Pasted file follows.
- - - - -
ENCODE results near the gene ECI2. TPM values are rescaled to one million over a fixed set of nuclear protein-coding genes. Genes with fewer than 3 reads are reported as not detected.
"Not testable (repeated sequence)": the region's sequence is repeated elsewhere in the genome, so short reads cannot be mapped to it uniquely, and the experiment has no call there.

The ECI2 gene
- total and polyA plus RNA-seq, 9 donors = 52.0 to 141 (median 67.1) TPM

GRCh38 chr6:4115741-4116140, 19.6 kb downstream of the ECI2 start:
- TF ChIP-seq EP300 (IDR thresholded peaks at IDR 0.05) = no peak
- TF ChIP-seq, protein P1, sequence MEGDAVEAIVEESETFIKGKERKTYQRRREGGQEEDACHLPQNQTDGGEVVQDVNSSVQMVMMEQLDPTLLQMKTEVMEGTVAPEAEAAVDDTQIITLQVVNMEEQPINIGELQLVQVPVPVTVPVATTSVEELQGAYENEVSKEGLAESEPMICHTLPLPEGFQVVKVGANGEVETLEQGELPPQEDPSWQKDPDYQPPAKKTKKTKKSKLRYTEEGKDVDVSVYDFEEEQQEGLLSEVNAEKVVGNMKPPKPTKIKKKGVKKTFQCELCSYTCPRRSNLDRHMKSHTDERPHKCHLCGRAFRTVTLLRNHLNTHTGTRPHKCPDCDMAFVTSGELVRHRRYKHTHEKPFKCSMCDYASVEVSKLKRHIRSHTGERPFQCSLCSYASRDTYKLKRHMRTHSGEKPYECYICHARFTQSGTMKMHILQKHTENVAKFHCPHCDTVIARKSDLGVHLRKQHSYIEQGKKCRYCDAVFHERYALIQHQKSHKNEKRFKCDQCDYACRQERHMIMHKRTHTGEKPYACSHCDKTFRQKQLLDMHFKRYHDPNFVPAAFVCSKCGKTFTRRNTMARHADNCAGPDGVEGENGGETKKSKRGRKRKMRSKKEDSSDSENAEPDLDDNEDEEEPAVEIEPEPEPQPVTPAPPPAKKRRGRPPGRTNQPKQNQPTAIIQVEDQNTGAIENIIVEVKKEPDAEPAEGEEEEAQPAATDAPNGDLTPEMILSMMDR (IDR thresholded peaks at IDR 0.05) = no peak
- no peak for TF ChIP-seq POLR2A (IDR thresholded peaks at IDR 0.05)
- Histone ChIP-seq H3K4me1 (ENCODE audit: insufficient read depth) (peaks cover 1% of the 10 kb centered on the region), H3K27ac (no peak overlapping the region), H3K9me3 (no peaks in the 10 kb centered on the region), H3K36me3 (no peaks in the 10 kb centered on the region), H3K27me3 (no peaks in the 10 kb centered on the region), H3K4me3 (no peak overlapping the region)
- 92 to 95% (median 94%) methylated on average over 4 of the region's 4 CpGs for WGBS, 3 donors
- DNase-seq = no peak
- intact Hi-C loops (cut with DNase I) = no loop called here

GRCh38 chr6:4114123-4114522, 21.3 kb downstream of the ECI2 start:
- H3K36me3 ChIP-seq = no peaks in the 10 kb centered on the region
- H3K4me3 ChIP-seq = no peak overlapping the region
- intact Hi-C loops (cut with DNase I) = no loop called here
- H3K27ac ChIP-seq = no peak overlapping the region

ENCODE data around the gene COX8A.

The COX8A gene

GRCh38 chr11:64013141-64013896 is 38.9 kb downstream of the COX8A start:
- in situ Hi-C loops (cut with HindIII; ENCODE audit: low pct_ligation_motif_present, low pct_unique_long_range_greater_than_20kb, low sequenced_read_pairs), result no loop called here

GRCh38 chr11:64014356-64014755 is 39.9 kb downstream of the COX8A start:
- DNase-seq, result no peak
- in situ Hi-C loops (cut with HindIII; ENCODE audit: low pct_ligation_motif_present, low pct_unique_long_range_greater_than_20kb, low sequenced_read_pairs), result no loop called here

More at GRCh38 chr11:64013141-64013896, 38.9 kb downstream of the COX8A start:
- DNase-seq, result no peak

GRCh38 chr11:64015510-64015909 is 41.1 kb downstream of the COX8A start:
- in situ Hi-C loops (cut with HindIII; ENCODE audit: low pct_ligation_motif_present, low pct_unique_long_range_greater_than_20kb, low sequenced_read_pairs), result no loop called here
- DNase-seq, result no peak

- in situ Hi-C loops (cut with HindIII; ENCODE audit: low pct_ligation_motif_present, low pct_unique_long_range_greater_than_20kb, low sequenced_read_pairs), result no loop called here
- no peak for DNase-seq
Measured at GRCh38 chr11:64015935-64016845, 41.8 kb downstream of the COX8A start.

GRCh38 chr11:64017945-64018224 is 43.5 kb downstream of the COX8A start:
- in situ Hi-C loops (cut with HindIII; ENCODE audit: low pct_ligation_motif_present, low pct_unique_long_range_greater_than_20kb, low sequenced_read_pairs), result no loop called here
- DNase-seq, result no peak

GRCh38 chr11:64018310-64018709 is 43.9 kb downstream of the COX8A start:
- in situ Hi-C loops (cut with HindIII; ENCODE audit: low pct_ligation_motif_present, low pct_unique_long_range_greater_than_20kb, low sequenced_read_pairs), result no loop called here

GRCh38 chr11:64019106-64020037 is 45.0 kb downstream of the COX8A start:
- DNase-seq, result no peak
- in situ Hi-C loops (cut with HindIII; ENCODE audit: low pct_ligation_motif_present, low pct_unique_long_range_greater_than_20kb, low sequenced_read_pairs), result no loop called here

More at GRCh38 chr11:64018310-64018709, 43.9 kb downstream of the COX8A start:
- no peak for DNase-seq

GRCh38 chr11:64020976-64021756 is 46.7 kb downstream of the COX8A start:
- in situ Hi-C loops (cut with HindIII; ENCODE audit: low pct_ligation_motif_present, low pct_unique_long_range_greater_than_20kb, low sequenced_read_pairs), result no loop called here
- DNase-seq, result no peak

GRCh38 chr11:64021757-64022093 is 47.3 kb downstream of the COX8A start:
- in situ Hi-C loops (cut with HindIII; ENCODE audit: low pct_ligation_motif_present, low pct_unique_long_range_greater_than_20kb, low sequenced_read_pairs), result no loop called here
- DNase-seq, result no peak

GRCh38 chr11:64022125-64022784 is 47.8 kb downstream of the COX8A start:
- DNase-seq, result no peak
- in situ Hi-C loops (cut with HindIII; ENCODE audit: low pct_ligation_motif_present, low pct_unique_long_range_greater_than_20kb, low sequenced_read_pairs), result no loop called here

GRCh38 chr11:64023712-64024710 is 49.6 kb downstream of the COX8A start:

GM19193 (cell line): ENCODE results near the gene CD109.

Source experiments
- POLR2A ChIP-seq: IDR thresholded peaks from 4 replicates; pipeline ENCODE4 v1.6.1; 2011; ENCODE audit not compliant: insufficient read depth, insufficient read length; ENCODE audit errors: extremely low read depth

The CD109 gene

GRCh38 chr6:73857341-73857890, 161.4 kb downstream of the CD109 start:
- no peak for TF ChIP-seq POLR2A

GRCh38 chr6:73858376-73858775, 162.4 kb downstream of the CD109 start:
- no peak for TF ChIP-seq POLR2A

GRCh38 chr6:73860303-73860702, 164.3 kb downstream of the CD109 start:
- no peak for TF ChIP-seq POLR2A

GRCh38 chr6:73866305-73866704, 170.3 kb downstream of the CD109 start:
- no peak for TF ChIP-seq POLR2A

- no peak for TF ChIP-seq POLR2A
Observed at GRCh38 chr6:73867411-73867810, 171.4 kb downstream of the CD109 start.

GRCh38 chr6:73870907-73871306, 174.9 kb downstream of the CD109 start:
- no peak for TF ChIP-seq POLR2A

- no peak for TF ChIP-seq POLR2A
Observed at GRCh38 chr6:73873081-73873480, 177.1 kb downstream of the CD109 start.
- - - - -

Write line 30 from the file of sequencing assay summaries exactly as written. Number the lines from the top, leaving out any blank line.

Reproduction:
- in situ Hi-C loops (cut with HindIII; ENCODE audit: low pct_ligation_motif_present, low pct_unique_long_range_greater_than_20kb, low sequenced_read_pairs), result no loop called here